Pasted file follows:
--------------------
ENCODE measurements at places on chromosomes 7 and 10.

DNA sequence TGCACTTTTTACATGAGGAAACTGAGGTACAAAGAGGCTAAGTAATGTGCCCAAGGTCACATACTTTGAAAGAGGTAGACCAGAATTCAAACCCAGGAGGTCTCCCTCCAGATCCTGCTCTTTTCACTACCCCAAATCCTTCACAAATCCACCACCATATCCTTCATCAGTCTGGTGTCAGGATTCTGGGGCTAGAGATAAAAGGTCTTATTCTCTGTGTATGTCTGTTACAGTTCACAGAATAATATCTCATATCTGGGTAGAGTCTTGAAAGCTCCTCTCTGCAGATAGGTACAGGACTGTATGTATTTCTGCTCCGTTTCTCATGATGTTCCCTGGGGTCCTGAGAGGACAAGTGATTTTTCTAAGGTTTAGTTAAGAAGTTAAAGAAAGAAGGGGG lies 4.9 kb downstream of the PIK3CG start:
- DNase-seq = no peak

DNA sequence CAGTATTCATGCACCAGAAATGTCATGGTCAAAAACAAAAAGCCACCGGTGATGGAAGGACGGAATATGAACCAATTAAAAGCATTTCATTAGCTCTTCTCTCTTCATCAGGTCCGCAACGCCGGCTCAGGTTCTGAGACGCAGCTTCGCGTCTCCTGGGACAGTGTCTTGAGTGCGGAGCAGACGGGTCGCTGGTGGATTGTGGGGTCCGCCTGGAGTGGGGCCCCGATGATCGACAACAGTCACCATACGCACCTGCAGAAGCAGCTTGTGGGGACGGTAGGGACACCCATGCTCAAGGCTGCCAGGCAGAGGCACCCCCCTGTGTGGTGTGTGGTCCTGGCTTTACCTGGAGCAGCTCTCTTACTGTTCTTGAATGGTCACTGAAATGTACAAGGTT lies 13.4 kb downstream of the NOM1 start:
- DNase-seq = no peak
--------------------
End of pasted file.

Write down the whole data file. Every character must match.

ENCODE measurements at places on chromosomes 7 and 10.

DNA sequence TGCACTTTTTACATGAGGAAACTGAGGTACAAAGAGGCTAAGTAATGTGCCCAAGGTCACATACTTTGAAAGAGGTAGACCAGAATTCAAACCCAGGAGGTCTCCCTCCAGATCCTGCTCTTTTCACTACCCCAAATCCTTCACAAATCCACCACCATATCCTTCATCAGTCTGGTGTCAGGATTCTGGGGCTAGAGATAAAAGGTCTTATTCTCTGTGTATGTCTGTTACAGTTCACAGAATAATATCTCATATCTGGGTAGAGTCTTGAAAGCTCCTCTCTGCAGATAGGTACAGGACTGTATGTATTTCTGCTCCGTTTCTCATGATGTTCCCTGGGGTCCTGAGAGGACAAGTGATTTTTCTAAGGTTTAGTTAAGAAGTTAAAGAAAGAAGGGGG lies 4.9 kb downstream of the PIK3CG start:
- DNase-seq = no peak

DNA sequence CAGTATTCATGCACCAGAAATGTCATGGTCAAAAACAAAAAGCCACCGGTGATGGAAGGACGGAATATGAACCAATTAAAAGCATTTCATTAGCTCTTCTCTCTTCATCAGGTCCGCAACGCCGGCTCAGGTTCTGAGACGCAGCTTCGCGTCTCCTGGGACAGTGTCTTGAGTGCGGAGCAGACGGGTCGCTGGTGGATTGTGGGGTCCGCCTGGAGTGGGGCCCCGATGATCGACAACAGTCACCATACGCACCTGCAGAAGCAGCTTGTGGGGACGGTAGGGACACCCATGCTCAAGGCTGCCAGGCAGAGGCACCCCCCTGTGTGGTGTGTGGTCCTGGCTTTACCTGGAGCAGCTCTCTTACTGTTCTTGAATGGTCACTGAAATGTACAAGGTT lies 13.4 kb downstream of the NOM1 start:
- DNase-seq = no peak